How to Be a Commercial Photographer

Lesson 4 of 34

Breaking into Commercial Photography

 

How to Be a Commercial Photographer

Lesson 4 of 34

Breaking into Commercial Photography

 

Lesson Info

Breaking into Commercial Photography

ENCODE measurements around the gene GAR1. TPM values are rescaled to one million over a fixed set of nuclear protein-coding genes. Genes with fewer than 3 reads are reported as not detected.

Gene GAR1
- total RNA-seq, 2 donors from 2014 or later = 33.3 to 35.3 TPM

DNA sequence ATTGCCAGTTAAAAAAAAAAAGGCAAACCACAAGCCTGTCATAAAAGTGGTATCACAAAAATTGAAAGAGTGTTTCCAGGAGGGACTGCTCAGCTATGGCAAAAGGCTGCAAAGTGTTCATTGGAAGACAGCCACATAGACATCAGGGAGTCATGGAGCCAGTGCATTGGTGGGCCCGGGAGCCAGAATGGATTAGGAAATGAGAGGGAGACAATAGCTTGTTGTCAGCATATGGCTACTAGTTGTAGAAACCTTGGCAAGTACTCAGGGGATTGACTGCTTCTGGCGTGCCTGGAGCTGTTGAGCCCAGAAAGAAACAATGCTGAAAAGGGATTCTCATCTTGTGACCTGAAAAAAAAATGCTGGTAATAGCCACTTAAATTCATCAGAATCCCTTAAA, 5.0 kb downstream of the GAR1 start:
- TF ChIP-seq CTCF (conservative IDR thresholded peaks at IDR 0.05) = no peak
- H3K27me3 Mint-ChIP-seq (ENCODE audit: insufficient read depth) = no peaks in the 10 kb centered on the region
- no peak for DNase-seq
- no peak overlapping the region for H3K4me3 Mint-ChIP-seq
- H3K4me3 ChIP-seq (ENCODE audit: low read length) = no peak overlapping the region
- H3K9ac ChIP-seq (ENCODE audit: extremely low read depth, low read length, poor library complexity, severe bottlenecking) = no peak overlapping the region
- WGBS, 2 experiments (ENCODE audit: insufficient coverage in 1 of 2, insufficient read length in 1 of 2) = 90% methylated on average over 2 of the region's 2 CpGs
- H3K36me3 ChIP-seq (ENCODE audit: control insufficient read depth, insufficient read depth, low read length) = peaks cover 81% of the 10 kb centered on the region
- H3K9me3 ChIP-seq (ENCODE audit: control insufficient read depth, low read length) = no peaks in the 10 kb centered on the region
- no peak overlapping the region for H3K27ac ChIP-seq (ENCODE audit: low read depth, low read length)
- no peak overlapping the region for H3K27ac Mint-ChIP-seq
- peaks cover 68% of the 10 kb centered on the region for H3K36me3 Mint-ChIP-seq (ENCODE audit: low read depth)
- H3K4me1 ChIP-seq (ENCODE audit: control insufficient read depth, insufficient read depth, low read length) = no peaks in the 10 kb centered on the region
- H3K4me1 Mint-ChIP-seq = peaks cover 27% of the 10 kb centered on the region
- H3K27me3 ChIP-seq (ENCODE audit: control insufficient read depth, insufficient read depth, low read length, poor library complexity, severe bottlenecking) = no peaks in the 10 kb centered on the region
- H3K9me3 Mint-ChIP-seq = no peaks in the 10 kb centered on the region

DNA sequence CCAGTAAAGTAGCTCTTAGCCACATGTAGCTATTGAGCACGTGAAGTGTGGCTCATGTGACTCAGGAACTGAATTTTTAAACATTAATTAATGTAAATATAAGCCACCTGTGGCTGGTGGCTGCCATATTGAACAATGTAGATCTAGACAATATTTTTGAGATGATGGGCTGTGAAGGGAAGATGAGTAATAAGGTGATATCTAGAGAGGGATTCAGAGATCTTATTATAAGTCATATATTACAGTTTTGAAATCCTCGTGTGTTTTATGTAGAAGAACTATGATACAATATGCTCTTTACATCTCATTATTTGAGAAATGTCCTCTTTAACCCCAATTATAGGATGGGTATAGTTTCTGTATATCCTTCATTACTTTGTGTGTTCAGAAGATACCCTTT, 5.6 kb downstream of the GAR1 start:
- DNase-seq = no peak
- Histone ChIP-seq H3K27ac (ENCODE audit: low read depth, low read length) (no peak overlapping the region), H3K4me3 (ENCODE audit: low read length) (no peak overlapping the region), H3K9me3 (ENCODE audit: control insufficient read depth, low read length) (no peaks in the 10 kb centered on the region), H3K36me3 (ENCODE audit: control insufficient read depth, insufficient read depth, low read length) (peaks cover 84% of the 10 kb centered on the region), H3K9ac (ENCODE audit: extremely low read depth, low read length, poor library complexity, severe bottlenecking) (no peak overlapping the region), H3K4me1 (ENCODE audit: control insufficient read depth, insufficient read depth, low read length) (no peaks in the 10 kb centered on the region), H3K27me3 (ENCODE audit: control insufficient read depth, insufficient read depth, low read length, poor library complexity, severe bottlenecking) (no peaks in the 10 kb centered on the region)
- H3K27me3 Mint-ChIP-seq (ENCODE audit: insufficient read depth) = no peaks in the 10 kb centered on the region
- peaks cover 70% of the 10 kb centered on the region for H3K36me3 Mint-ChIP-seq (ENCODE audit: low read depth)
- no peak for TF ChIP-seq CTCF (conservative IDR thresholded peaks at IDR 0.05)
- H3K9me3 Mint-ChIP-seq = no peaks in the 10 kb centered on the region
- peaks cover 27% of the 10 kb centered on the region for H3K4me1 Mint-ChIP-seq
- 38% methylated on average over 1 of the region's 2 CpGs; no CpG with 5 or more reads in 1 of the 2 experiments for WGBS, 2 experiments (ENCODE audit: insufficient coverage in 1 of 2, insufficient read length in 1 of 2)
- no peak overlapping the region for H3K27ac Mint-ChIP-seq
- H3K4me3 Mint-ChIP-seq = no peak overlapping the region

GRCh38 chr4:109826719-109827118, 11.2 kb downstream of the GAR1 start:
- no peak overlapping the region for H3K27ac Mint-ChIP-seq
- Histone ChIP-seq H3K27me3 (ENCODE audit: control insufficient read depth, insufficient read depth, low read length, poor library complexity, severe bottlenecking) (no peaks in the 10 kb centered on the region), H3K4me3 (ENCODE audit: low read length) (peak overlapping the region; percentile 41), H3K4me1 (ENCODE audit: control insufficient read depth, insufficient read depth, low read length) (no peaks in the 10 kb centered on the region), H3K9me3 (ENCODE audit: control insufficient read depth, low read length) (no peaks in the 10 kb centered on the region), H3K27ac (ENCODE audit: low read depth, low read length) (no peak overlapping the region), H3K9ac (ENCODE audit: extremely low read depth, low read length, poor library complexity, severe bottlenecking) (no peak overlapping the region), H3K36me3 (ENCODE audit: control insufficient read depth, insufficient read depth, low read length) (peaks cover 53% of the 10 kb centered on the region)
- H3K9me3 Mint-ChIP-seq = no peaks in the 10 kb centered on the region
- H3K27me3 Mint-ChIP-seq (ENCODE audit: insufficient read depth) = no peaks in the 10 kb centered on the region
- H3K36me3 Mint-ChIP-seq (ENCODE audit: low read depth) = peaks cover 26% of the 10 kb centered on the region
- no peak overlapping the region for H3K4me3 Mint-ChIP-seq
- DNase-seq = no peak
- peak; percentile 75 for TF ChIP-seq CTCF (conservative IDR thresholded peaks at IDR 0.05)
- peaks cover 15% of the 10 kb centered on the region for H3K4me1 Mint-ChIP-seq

Targeting local photographers, I think it's a really good idea to target the people that shoot what you want to shoot, you know, if you're shooting food, start with those guys if you can't make any inroads with any food, photographers will then go, go to the next set of photographers and start to figure out on the people that you can, uh you can get in with, but the most important thing is to start getting in with the studio. I am much more likely toe hire somebody off first time around without making them come in for a test when I know that they've been working in other studios with great regularity, you know, the people that we use, they're not all photographers, um, but it helps if you have your own book that you can bring that you actually could maybe mail us something. Um, or if you just want to stop by and bring your portfolio will sit down. Look, you can ask him questions and kind of get to know you that way. I like having assistants come in and one show me their portfolio. I do...